NICEIC ...where to start, they are a mess, the advice is often misleading, they make up regulations as they go along, their members don’t even all need to be assessed on the company assessment, whereas with NAPIT, every members of the company will be assessed individually.

so my advice to anyone looking for a contractor is to use a NAPIT one because atleast then you will have a competent person rather than a monkey working whos work is "overseen" by one!

ss


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PostPosted: Fri Jan 20, 2006 6:34 pm 
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honeymonster wrote:
said that the NICEIC said:

If you don't get a certificate or do the work yourself without getting it checked, you will not only be sitting on a potential electrical time bomb, but committing a criminal offence too. Your local authority can order the removal or correction of any work and fine you up to £5,000."


The Office of the Deputy Prime Minister is not so dictatorial. He says:

What will happen if I do not follow the Building Regulations?

* The electrical installation might not be safe.
* You will have no record of the work done.
* You may have difficulty selling your home if you do not have the right electrical safety certificates.
* Your local authority's Building Control Department may insist that you put right faulty work.

Nothing about a £5000 fine. Nothing about a local authority ordering the removal of any work.

As for the difficulty of selling a house, the proposal in that the "Home Information Pack" contains a visual report issued by a (trained) surveyor. That can't be as strict as even a Periodic Inspection Report.

So the answer for DIY is to carry on. Don't bother paying the BC fee. The probability of getting "caught" is negligable and there are no financial consequences even if you are caught. Notify and you pay £60 or more.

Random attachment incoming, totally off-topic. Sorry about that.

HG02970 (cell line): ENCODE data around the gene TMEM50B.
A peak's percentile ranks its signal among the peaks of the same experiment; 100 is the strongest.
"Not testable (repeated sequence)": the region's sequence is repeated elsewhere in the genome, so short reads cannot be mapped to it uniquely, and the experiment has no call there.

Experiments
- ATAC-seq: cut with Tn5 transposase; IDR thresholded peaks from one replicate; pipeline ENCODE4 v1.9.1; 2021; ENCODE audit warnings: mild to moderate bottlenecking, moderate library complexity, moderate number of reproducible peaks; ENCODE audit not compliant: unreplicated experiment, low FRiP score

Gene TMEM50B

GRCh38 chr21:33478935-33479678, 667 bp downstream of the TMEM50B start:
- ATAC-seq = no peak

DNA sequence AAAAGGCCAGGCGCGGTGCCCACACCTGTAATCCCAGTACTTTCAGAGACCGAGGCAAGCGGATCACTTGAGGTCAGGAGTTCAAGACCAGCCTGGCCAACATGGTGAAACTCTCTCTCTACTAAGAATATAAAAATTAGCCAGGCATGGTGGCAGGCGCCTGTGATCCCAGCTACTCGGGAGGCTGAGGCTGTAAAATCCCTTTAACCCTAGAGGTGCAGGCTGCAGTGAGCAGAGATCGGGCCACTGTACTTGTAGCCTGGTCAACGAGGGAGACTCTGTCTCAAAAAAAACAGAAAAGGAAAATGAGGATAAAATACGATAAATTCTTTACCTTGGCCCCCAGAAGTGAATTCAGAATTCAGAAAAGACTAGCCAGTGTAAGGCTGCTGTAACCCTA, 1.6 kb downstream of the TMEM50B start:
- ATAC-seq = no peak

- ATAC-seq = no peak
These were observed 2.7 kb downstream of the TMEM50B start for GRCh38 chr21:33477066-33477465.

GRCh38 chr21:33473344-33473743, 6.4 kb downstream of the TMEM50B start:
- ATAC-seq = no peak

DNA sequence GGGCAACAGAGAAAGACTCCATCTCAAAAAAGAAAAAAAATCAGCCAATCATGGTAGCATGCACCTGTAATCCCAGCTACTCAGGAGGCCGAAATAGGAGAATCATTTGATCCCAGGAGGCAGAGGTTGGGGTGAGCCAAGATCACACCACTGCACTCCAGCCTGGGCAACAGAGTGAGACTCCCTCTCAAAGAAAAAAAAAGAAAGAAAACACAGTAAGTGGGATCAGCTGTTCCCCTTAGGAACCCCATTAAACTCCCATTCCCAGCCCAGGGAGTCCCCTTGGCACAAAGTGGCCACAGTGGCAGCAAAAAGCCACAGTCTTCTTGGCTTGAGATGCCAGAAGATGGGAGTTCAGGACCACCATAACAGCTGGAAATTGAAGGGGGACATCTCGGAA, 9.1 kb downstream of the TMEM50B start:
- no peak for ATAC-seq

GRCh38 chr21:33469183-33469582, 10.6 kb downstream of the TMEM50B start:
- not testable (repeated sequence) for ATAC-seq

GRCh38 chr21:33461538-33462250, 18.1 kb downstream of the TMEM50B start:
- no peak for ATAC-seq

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PostPosted: Fri Jan 20, 2006 8:59 pm 
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Stoday wrote:
honeymonster wrote:
said that the NICEIC said:

If you don't get a certificate or do the work yourself without getting it checked, you will not only be sitting on a potential electrical time bomb, but committing a criminal offence too. Your local authority can order the removal or correction of any work and fine you up to £5,000."


The Office of the Deputy Prime Minister is not so dictatorial. He says:

What will happen if I do not follow the Building Regulations?

* The electrical installation might not be safe.
* You will have no record of the work done.
* You may have difficulty selling your home if you do not have the right electrical safety certificates.
* Your local authority's Building Control Department may insist that you put right faulty work.

Nothing about a £5000 fine. Nothing about a local authority ordering the removal of any work.

As for the difficulty of selling a house, the proposal in that the "Home Information Pack" contains a visual report issued by a (trained) surveyor. That can't be as strict as even a Periodic Inspection Report.

So the answer for DIY is to carry on. Don't bother paying the BC fee. The probability of getting "caught" is negligable and there are no financial consequences even if you are caught. Notify and you pay £60 or more.


Not recommended if your doing a job in which building control are involved. IE: New build extension.

Building control will want a certificate and if they send one of their sparks in to test and certify and something doesn't conform! You'll be made to put right any deferments which might be in place. Regardless of progress of the job in question.

Just mind how you go that's all :wink:


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PostPosted: Sat Jan 21, 2006 6:29 am 
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Quite right, Marky.

If building control's involved because it's an extension or the like, you pay no extra fee for the electrics, so you might as well inform them.

Write your own EIC, of course (& if you don't know how to, you may not know enough to DIY).